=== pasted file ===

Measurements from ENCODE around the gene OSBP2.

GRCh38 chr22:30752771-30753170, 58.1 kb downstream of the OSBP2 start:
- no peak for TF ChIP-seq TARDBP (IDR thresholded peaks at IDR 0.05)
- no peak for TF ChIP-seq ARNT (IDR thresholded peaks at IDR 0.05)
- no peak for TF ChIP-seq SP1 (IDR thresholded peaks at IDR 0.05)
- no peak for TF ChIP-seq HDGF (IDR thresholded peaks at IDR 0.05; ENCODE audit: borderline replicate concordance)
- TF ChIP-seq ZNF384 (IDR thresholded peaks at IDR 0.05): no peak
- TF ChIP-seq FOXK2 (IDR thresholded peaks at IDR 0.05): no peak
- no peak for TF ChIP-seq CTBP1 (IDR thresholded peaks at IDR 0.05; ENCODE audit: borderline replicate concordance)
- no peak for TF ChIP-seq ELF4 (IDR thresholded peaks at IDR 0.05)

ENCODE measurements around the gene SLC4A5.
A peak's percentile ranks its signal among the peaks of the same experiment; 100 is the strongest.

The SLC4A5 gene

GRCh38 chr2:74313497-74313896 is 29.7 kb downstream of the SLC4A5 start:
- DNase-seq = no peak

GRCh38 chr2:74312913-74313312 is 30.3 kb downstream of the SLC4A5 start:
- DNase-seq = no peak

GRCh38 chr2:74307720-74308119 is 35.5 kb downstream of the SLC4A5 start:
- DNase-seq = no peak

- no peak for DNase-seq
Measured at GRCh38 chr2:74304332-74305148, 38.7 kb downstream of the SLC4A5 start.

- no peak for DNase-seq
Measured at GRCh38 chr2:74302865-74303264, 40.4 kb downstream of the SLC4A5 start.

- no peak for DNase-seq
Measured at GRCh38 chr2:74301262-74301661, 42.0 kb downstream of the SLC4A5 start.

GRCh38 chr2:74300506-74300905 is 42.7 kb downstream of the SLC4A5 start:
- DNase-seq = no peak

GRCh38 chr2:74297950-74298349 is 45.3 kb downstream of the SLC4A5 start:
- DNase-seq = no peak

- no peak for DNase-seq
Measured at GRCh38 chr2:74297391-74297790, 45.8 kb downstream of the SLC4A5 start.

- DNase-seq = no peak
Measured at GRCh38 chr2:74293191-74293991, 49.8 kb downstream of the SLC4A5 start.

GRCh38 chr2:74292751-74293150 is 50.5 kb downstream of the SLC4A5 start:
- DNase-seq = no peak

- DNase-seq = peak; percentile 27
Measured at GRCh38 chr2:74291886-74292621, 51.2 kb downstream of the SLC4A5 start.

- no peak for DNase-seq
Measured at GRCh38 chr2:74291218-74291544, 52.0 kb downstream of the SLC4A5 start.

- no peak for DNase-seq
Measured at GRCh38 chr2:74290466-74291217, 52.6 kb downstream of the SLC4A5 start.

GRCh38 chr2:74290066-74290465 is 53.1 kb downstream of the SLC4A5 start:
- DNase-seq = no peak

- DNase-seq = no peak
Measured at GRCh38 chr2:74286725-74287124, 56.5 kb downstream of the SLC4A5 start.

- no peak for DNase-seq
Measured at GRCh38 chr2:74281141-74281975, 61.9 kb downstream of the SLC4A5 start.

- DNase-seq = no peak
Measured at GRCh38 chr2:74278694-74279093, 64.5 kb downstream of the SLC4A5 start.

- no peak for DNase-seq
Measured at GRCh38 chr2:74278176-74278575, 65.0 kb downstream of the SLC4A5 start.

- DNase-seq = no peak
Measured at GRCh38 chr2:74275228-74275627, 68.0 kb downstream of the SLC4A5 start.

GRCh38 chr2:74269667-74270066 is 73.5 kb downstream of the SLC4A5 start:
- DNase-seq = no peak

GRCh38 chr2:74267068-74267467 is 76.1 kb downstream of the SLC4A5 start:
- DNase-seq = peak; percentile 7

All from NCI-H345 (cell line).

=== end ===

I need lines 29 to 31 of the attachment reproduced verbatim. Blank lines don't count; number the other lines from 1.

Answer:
- DNase-seq = no peak

- no peak for DNase-seq
Measured at GRCh38 chr2:74297391-74297790, 45.8 kb downstream of the SLC4A5 start.